Illinois Central Railroad Company v. Turner

Filing 152

ORDER denying 73 Motion for Summary Judgment. Signed by Honorable David C. Bramlette, III on August 6, 2009. (kld)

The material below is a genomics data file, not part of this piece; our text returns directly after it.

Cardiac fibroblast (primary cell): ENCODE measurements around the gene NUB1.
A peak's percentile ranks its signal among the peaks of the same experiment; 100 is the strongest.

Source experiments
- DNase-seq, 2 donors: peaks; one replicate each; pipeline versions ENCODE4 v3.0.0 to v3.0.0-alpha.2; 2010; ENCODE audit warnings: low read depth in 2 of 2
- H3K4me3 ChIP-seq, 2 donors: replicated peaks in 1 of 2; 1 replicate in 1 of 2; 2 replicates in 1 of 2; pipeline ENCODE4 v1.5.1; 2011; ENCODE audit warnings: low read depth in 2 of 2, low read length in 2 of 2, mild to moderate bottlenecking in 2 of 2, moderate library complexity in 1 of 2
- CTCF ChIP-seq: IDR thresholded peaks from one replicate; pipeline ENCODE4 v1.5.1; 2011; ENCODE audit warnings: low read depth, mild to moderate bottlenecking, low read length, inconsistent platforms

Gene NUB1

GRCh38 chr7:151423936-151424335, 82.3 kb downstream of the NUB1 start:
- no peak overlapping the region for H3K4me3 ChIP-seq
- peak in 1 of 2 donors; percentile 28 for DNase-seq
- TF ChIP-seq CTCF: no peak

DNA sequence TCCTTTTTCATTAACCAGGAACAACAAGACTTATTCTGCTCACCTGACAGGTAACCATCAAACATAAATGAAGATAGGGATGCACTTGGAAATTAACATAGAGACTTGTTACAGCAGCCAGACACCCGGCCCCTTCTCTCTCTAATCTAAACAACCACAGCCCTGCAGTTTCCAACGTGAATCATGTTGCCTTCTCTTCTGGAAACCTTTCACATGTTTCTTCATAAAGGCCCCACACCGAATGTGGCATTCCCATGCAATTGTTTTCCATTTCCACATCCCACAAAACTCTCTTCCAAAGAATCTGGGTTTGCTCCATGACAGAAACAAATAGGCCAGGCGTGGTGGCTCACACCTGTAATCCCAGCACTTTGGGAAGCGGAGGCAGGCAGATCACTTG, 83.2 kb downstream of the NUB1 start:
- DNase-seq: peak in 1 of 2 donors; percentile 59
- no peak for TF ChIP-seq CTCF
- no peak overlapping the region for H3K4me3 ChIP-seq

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UNITED STATES DISTRICT COURT FOR THE SOUTHERN DISTRICT OF MISSISSIPPI WESTERN DIVISION ILLINOIS CENTRAL RAILROAD COMPANY VERSUS WARREN E. TURNER, JR., et al. OPINION & ORDER This matter comes before the Court on a Motion for Summary Judgment [docket entry no. 73] filed by the defendants William Guy and Thomas Brock ("Guy and Brock" or "Defendants"). Having PLAINTIFF CIVIL ACTION NO. 5:07cv18-DCB-JMR DEFENDANTS carefully considered the Motion, the plaintiff's responses thereto, applicable statutory and case law, and being otherwise fully advised in the premises, the Court finds and orders as follows: I. BACKGROUND The plaintiff in this case is Illinois Central Railroad Company ("Illinois Central" or "IC"). Warren R. Turner, Jr. ("Turner"), a The first defendant is former plaintiff in an asbestos-related lawsuit against Illinois Central styled Elbert Eakins, et al. v. Illinois Central Railroad Co., No. 2001-65 (Jefferson County Ct. Miss.) ("Eakins"). The other two defendants are William S. Guy and Thomas W. Brock ("Guy and Brock"), Turner's counsel in the Eakins action. The Eakins action was filed by Guy and Brock in the Circuit Court of Jefferson County, Mississippi, in 2001. Therein, 175 plaintiffs, including Turner, sought to recover from Illinois Central for injuries they sustained as a result of their exposure to asbestos during employment with the railroad. IC and Guy and Brock reached a settlement in the Eakins action in August 2002. As stipulated in the settlement agreement, before Illinois Central would pay any claim, Guy and Brock would obtain from each claimant a completed "Pulmonary Questionnaire," which disclosed various information about the claimant including his prior medical treatment for asbestos-related injuries as well as any prior involvement in other asbestos-related lawsuits. In settlement of his claim, Turner provided his sworn answers to a set of interrogatories on January 25, 2002. In response to a question pertaining to his involvement in other personal injury suits, Turner responded that he "has not filed any suit for damages for any personal injury other than this case." Summ. J. Ex. 11). (Defs.' Mot. for In so answering, Turner failed to disclose that he was a plaintiff in a lawsuit that had been filed in the Circuit Court of Jefferson County, Mississippi, in 1995 styled David Cosey, et al. v. E.D. Bullard Co., et al., Civil Action No. 95-0069 (Jefferson County Ct. Miss.) ("Cosey"). After Turner responded to Illinois Central's interrogatories, Guy and Brock delivered the sworn responses to Illinois Central. Illinois Central subsequently settled the case with Turner, and the parties executed a release of any remaining claims against Illinois 2 Central on December 10, 2002. IC then delivered a settlement check for $120,000.00 to Guy and Brock in settlement of Turner's claim. This procedure was followed in the settlement of many of the claims in the Eakins action. In January 2004, however, Illinois Central discovered that Fred Tyler ("Tyler"), another of the plaintiffs in the Eakins action, had provided inaccurate information on his Pulmonary Questionnaire. Specifically, after reviewing medical records obtained from Tyler's treating physician in accordance with the settlement agreement, Illinois Central learned that Tyler had failed to disclose his involvement as a plaintiff in the Cosey lawsuit that had been filed in 1995. Tyler's involvement in this earlier suit gave Illinois Central a statute of limitations defense against his claim. Upon this discovery, Guy and Brock voluntarily dismissed Tyler from the Eakins case. After discovering the "Fred Tyler issue", Illinois Central began to question whether the procedures employed by Guy and Brock were sufficient to obtain the most accurate information from their clients. In March 2004, Guy and Brock signed a handwritten agreement with Illinois Central wherein Guy and Brock agreed to provide written assurances regarding the procedures they had used to obtain accurate information on the Pulmonary Questionnaires. Later, in a letter dated April 22, 2004, Guy and Brock asserted 3 that the issue of inaccuracies on the Pulmonary Questionnaires was not a "systemic problem" and agreed to provide affidavits from all remaining unpaid Eakins plaintiffs regarding whether they had been involved in prior asbestos-related litigation. The unpaid Eakins plaintiffs subsequently submitted affidavits in accordance with this agreement. Therein, the affiants represented that they had not been involved in any asbestos case other than Eakins. Illinois Central later discovered that some of these affidavits failed to disclose the plaintiffs' involvement in other asbestos-related cases, including McNeil v. Dresser Industries, Inc., No. 2002-283-CV9 ("Dresser") and Phillip Acuff v. American Optical Corp., et al., No. 2003-159-CV8 ("American Upon Optical"), both of which were filed after the Eakins action. this discovery, Illinois Central sought to have the plaintiffs' claims dismissed based on their misrepresentations. The circuit court conducted a series of hearings related to the affidavits and questionnaires. During these hearings, IC not only argued that dismissal was proper because certain Eakins plaintiffs had intentionally failed to disclose their involvement in Dresser and American Optical but also again raised its concerns that the Fred Tyler issue was a recurring one. Guy and Brock took responsibility for the inaccuracies related to American Optical and Dresser, claiming that they mistakenly thought that they were to disclose only prior asbestos litigation. 4 As such, Guy and Brock explained, they did not instruct the Eakins plaintiffs to include their involvement in Dresser and/or American Optical because those cases were filed after Eakins. As to the Fred Tyler issue, Guy and Brock maintained their position that it had not happened with any other claimants. Ultimately, the circuit court ruled that dismissal of the plaintiffs' claims was not warranted because the plaintiffs' failures to disclose their involvement in Dresser and American Optical (post-Eakins cases) was not intentional and did not prejudice IC. The evidence before this Court does not show that the circuit court made any rulings with regard to other cases similar to that of Fred Tyler. After the circuit court denied Illinois Central's motion to dismiss, Illinois Central filed a motion for reconsideration. Illinois Central's motion to reconsider was denied on January 28, 2005. Illinois Central appealed that decision to the Mississippi Supreme Court, where the case was affirmed on August 3, 2006. Illinois Central then instituted the instant action in this Court on November 22, 2006, by filing a complaint solely against Turner. Therein, Illinois Central pled a single fraud claim against Turner and sought a judgment for $120,000.00, attorney fees, expenses, punitive damages, and preand post-judgment interest as relief therefor. defrauded by Turner when, Illinois Central alleged that it was in providing sworn answers to interrogatories during the settlement of the Eakins case, Turner 5 intentionally failed to disclose that he had made an asbestos claim in an earlier action styled David Cosey, et al. v. E.D. Bullard Co., et al., No. 95-0069 (Jefferson County Ct. Miss.) ("Cosey"). IC claimed that if Turner had disclosed his prior Cosey claim, it would not have in paid Turner and his attorneys claim Guy and Brock such $120,000.00 settlement of his Eakins because disclosure would have revealed that Turner's Eakins claim was timebarred by the three-year statute of limitations period of the Federal Employer Liability Act, 53 STAT. 1404, 45 U.S.C. 51-60 (2006). As part of discovery in the case, IC deposed Turner on January 10, 2008. At that time, Turner testified that prior to his settlement in the Eakins action he had informed Guy and Brock, his attorneys in the Eakins action, of his prior involvement in the Cosey litigation. Soon thereafter, Illinois Central sought leave to file an amended complaint to add Guy and Brock as defendants in its pending fraud action. On February 1, 2008, Magistrate Judge Roper entered an order granting Illinois Central's request. Illinois Central filed its First Amended Complaint on February 4, 2008. Turner. Therein, IC maintains its original fraud claim against As to Guy and Brock, Illinois Central brings one count of fraud and one count of breach of the duty of good faith and fair dealing. Specifically, Illinois Central alleges that Guy and Brock are liable by way of their either knowing or reckless concealment 6 of the fact that Turner had been a plaintiff in the Cosey action, which information Illinois Central posits would have provided it a defense in the Eakins action based on statute of limitations. This concealment of the Cosey action, the plaintiff contends, misled Illinois Central into entering the settlement agreement with Turner in the Eakins case. On December 8, 2008, Guy and Brock filed their first motion for summary judgment wherein they argue that the plaintiff's claims are barred by the applicable statute of limitations. Illinois Guy Central filed its response in opposition on January 8, 2009. and Brock filed their rebuttal on May 15, 2009. filed by Illinois Central on June 16, 2009. surrebuttal on June 25, 2009. thereto now are before the Court. II. SUMMARY JUDGMENT STANDARD A surreply was Guy and Brock filed a This motion and all responses Summary judgment is apposite "if the pleadings, depositions, answers to interrogatories, and admissions on file, together with the affidavits, if any, show that there is no genuine issue as to any material fact and that the moving party is entitled to a judgment as a matter of law." Fed. R. Civ. P. 56(c).1 The party "A fact is `material' if its resolution in favor of one party might affect the outcome of the lawsuit under governing law. An issue is `genuine' if the evidence is sufficient for a reasonable jury to return a verdict for the non-moving party." Ginsberg 1985 Real Estate Partnership v. Cadle Co., 39 F.3d 528, 531 (5th Cir. 1994) (citations omitted). 7 1 moving for summary judgment bears the initial responsibility of apprising the district court of the basis for its motion and the parts of the record which indicate the absence of a genuine issue of material fact. (1986). "Once the moving party presents the district court with a properly supported summary judgment motion, the burden shifts to the nonmoving party to show that summary judgment is Celotex Corp. v. Catrett, 477 U.S. 317, 323 inappropriate." Morris v. Covan World Wide Moving, Inc., 144 F.3d "The evidence of the non-movant is to be 377, 380 (5th Cir. 1998). believed, and all justifiable inferences are to be drawn in his favor." Anderson v. Liberty Lobby, Inc., 477 U.S. 242, 255 (1986). But the nonmovant must "do more than simply show that there is some metaphysical doubt as to the material facts." Matsushita Elec. Indus. Co. v. Zenith Radio Corp., 475 U.S. 574, 586 (1986). Moreover, "[t]he mere existence of a scintilla of evidence is insufficient to defeat a properly supported motion for summary judgment." Anderson, 477 U.S. at 252. The nonmovant must instead come forward with "specific facts showing that there is a genuine issue for trial." Fed. R. Civ. P. 56(e). Summary judgment is properly rendered when the nonmovant "fails to make a showing sufficient to establish the existence of an element essential to that party's case, and on which that party will bear the burden of proof at trial." Celotex Corp., 477 U.S. at 322. 8 III. ANALYSIS Guy and Brock assert that Illinois Central's fraud claim is barred by the applicable statute of limitations, which the parties do not dispute is three years from the date the cause of action accrued pursuant to Mississippi Code 15-1-49.2 The Court also understands the parties to agree that the cause of action accrued, at the latest, on December 17, 2002, when the settlement between Illinois Central and Turner was consummated. The original complaint in this case was filed on January 31, 2007, but only named Turner as a defendant. Guy and Brock were not added as defendants until Illinois Central filed its amended complaint on February 4, 2008. Since this exceeds the three-year limit, Guy and Brock argue, Illinois Central's claims against them must be dismissed as untimely. In response, Illinois Central contends that the statute of limitations was tolled by reason of Guy and Brock's fraudulent concealment of Illinois Central's claims. Illinois Central's position is that the statute of limitations was tolled pursuant to Mississippi's Fraudulent Concealment Statute which reads as follows: If a person liable to any personal action shall fraudulently conceal the cause of action from the knowledge of the person entitled thereto, the cause of action shall be deemed to have first accrued at, and not "All actions for which no other period of limitation is prescribed shall be commenced within three (3) years next after the cause of such action accrued, and not after." Miss. Code Ann. 15-1-49(1). 9 2 before, the time at which such fraud shall be, or with reasonable diligence might have been, first known or discovered. Miss. Code Ann. 15-1-67. In order for a plaintiff to show that the limitations period applicable to his case was tolled by fraudulent concealment, he must show "`both (1) an affirmative act to conceal the underlying tortious conduct, and (2) a failure to discover the factual basis for the claims despite the exercise of due diligence.'" Smith v. First Family Financial Services, Inc., 436 F.Supp.2d 836, 840-41 (S.D. Miss. 2006) (quoting Boone v. Citigroup, Inc., 416 F.3d 382, 391 n. 11 (Miss. 2004)). Additionally, "`[t]he affirmative act of concealment must have occurred after and apart from the discrete acts upon which the cause of action is premised.'" Id. (citations omitted). Illinois Central bears the burden of proving that the statute of limitations was tolled. Ishee v. Liberty Nat. Life Ins. Co., 2006 WL 2524217 (S.D. Miss. Aug. 30, 2006) (unpublished) (citing Gulf Nat'l Bank v. King, 362 So.2d 1253, 1255 (Miss. 1978), Hall v. Dillard, 739 So.2d 383, 387099 (Miss. App. 1999)). "[I]n order to toll the limitations period to survive summary judgment, the plaintiffs must offer proof of a genuine issue of material fact that [Guy and Brock] engaged in an affirmative act of concealment and that they (the plaintiffs) acted with due diligence to discover their claims but were unable to do so." Cobb, 763 So.2d 888 (Miss. 2000)). 10 Id. (citing Robinson v. This, Illinois Central has done. First, Illinois Central has provided evidence that Turner made inaccurate representations during the settlement of his Eakins claim, namely that he failed to disclose his involvement in the Cosey action, which Illinois Central claims induced it to settle his claim in the Eakins action. Furthermore, Illinois Central has put forth evidence, in the form of Turner's deposition testimony, that Turner informed Guy and Brock of his involvement in the Cosey action before Guy and Brock filed Turner's claim in the Eakins action. made Finally, Illinois Central has shown that Guy and Brock representations to Illinois Central that the repeated information in the Eakins plaintiffs' pulmonary questionnaires and affidavits was accurate and that Guy and Brock were not responsible for any misinformation. These facts support IC's claim that Guy and Brock knowingly concealed Turner's involvement in Cosey and are sufficient to create a genuine issue as to whether Guy and Brock engaged in affirmative acts of fraudulent concealment. Illinois Central has also provided sufficient evidence to create an issue of fact regarding the second element of fraudulent concealment--due diligence. As to this second requirement, "the plaintiffs must show that they failed, despite the exercise of due diligence on their part, to discover the facts that form the basis of their [] claim." In re Catfish Antitrust Litigation, 908 "`[T]he test on whether to F.Supp. 400, 407 (N.D. Miss. 1995). 11 toll the statute of limitations is whether a reasonable person similarly situated would have discovered potential claims.'" Pope, 992 So. 2d at 1198-99 (quoting Andrus, 887 So. 2d at 180)). Illinois Central became aware of the Fred Tyler issue in January 2004. It immediately confronted Guy and Brock with the Guy and Brock addressed situation by letter on January 21, 2004. Illinois Central's concerns by explaining the Fred Tyler incident as an isolated occurrence and offering assurances about the accuracy of the remaining plaintiffs' disclosures. On April 22, 2004, Guy and Brock further reassured Illinois Central by claiming that the problem was not "systemic" and offering to supply affidavits from all remaining plaintiffs to ensure that they had not been involved in prior asbestos litigation. (Defs.' First Mot. for Summ. J. Ex. 6.) Furthermore, Guy and Brock in open court ensured the full disclosure of all prior asbestos litigation. As noted earlier herein, during the settlement of the Eakins case, Illinois Central repeatedly raised the issue of the failure of the Eakins plaintiffs to disclose their involvement in the American Optical and Dresser cases. they In explaining those omissions, Guy and Brock stated that Illinois prior Central's request to not be all only for understood of disclosure litigation. asbestos litigation, asbestos Guy and Brock assured the circuit court and Illinois As an Central that all such prior litigation had been reported. 12 example, during a motion hearing before Circuit Court Judge Lamar Pickard on June 21, 2004, Illinois Central expressed its concern of the conveyance of inaccurate information on the Pulmonary In Questionnaires. response to a (Defs.' First Mot. for Summ. J. Ex. 7.) question had been asked by the on court any about whether Pulmonary misinformation provided other Questionnaires, Brock responded, "No sir. not going to happen." It's not happened and (Def.'s First Mot. for Summ. J. Ex. 7 p. 5.) In yet another proceeding before Judge Lamar on October 15, 2004, Brock described the Fred Tyler issue and stated affirmatively as follows: ...we [Guy and Brock] undertook voluntarily to assure the railroad that their -- that the remaining unpaid plaintiffs weren't involved in some similar prior litigation like back in the mid-`90s that might give rise to a potential statute of limitations defense. So we went to all of our unpaid plaintiffs, talked to them individually, I did it myself, and to make sure, you know, that they weren't involved in any prior asbestos litigation, they had not some other attorney that had represented them in an asbestos case that might give rise to a statute of limitations defense. (Pl.'s Response, Ex. 4, p. 3). Brock went on further to state that the Eakins plaintiffs "just know that they weren't in prior litigation." (Pl.'s Response Ex. 4, p. 3). Furthermore, in addressing the failure of the affidavits to disclose the Eakins plaintiffs' involvement in the Dresser and American Optical cases, Brock stated, "It's my fault, but I want the court and these attorneys to know that we were bending over 13 backwards to try to establish to Illinois Central and these attorneys that these unpaid plaintiffs had not been involved in prior asbestos litigation." (Pl.'s Response, Ex. 4, p. 4) In a third hearing, held on January 24, 2005, also before Judge Pickard, Illinois Central urged the court to reconsider its prior denial of its motion to void the settlement based on the Eakins plaintiffs' failure to disclose their participation in the Dresser and American Optical cases. represented litigation. Taken to the court that In response, Brock yet again had disclosed all prior they (Pl.'s Response, Ex. 7, pp. 4-5, 10-11.) together, these facts show that Illinois Central repeatedly expressed its concern over the inaccuracies of the information provided by the Eakins plaintiffs. Their concerns were met time and again with assurances from Guy and Brock that all prior litigation had been disclosed. The Court finds that proof of these repeated inquiries and multiple assurances creates at least an issue of fact regarding whether Illinois Central exercised due diligence such that they should have discovered their claims against Guy and Brock prior to the expiration of the statute of limitations. In conclusion, fact issues remain that preclude summary dismissal of this action based on the running of the statute of limitations. Accordingly, Guy and Brock's motion for summary judgment based on the statute of limitations is denied. 14 IT IS HEREBY ORDERED that the first Motion for Summary Judgment [docket entry no. 73] filed by Guy and Brock is DENIED. SO ORDERED, this the 6th day of August 2009. s/ David Bramlette UNITED STATES DISTRICT JUDGE 15